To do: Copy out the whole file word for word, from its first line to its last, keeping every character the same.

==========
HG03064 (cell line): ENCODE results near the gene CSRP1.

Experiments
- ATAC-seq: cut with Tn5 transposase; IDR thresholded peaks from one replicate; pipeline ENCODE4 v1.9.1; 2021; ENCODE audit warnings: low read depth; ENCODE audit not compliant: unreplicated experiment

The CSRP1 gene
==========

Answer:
HG03064 (cell line): ENCODE results near the gene CSRP1.

Experiments
- ATAC-seq: cut with Tn5 transposase; IDR thresholded peaks from one replicate; pipeline ENCODE4 v1.9.1; 2021; ENCODE audit warnings: low read depth; ENCODE audit not compliant: unreplicated experiment

The CSRP1 gene